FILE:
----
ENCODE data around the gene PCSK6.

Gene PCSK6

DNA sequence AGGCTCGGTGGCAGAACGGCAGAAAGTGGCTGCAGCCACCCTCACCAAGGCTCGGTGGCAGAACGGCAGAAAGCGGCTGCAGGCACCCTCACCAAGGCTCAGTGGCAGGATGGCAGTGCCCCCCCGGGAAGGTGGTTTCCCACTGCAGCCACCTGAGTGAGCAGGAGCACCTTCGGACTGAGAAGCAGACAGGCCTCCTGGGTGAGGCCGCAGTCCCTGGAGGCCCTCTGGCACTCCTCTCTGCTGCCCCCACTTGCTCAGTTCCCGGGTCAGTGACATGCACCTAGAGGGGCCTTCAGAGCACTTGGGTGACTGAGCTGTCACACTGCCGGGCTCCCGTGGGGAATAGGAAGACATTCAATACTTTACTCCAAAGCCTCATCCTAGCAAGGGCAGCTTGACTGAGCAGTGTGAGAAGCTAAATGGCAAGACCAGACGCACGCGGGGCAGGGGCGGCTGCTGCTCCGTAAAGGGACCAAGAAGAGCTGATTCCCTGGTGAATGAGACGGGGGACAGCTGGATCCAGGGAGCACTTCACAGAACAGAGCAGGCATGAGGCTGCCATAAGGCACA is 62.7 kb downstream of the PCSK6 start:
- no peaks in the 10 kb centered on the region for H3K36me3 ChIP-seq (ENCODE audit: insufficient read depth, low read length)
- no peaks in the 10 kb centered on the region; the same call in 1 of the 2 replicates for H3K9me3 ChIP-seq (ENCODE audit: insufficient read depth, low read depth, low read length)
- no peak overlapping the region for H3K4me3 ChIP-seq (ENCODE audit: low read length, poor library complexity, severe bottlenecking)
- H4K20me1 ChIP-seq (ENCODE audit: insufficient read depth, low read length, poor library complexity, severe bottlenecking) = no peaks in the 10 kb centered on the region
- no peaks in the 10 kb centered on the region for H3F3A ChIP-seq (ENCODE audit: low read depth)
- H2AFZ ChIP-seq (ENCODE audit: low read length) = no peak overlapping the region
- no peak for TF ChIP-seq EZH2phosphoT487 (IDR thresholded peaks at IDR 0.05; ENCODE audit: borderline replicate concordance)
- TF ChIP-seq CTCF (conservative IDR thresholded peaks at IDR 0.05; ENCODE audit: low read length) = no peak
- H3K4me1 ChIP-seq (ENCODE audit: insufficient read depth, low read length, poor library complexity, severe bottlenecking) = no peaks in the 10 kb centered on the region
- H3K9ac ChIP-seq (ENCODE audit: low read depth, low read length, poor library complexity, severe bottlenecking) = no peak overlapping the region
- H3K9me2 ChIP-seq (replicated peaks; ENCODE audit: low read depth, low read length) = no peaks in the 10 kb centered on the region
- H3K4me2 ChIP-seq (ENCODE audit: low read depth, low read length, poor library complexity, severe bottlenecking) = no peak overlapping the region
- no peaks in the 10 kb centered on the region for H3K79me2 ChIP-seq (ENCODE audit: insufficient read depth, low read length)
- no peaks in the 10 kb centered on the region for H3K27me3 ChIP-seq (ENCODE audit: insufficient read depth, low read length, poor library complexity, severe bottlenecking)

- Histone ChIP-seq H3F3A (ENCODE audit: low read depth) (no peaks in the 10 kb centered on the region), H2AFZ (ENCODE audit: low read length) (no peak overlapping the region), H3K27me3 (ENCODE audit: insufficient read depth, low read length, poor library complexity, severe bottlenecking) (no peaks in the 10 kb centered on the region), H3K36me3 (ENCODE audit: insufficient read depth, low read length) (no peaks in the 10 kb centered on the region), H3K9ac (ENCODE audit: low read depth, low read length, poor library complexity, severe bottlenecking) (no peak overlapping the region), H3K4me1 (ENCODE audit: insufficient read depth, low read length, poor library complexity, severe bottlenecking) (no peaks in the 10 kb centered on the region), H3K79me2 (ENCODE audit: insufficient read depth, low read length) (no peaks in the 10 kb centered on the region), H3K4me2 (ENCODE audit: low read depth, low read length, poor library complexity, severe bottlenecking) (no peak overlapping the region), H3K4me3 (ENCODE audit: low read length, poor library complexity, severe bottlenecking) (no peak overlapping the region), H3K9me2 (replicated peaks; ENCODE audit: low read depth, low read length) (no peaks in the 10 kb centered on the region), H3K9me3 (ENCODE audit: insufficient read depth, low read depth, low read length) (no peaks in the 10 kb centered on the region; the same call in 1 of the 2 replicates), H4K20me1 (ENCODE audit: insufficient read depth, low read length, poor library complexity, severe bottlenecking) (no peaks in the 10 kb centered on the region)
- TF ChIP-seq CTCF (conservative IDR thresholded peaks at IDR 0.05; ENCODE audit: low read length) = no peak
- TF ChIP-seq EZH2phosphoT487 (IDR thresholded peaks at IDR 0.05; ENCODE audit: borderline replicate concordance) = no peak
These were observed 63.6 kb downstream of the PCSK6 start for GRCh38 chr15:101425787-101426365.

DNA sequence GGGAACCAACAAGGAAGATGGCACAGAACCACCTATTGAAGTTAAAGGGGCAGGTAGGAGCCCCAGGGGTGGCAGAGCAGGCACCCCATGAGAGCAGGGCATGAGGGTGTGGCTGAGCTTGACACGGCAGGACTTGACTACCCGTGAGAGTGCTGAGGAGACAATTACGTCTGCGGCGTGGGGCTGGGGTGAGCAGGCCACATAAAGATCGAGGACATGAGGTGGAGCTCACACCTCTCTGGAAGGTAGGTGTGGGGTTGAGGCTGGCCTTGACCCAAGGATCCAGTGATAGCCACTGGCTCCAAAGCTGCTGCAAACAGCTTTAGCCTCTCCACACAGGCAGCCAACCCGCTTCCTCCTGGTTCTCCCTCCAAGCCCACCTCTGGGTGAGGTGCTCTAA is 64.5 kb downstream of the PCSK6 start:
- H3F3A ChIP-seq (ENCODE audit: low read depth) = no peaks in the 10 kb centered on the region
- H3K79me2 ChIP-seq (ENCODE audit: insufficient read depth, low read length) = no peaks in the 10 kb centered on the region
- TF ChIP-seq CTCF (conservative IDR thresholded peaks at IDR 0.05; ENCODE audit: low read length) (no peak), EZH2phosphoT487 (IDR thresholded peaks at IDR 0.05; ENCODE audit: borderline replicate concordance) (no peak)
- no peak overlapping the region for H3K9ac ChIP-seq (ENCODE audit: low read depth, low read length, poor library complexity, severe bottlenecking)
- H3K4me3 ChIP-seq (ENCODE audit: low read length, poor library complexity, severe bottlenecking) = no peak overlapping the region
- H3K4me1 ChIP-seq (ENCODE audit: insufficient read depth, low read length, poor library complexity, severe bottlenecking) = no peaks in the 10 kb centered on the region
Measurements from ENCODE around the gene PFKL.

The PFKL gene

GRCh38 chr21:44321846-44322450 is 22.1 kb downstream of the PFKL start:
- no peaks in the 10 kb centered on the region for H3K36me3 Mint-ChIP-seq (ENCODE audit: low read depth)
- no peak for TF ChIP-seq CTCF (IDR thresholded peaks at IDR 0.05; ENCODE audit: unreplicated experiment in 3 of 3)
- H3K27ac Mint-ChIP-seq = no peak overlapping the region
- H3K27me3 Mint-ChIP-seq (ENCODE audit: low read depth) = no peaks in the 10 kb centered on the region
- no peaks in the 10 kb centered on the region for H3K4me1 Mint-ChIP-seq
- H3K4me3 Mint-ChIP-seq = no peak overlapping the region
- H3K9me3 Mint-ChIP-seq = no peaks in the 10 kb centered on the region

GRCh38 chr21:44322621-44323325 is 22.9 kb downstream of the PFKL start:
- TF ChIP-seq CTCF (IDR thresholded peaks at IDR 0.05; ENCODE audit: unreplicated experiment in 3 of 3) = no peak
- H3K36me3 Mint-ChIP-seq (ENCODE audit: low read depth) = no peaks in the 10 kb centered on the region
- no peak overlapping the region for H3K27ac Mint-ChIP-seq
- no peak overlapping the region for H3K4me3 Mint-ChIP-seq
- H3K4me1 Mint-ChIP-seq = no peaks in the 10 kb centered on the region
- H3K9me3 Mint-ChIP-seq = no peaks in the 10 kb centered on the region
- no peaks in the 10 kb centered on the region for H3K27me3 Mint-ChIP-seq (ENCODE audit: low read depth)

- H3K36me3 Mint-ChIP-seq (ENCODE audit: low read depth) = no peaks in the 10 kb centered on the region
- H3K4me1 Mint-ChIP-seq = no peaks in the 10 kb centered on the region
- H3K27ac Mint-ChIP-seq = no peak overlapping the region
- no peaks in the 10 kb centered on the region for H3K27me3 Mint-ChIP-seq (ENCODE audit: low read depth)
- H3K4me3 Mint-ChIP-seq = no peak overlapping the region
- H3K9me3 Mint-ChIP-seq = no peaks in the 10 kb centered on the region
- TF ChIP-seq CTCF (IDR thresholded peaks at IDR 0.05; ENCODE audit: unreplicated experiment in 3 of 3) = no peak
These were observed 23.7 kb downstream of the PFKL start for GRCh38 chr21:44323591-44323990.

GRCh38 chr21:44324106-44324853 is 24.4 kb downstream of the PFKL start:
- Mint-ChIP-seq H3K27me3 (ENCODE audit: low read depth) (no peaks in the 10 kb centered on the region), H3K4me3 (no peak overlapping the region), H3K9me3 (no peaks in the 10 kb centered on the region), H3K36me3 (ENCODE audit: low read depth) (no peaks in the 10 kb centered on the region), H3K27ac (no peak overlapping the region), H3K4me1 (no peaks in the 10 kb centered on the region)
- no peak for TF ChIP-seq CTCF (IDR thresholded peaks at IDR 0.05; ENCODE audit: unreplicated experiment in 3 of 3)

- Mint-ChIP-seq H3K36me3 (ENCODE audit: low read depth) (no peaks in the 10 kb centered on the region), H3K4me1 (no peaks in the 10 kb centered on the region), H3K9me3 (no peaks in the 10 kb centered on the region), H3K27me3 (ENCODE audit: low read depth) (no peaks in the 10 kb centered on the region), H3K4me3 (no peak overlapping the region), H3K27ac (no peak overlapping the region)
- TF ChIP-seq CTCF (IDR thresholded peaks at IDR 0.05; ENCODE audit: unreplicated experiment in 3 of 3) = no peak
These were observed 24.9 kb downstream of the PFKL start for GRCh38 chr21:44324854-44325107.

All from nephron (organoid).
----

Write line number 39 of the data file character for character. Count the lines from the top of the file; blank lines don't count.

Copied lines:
GRCh38 chr21:44322621-44323325 is 22.9 kb downstream of the PFKL start: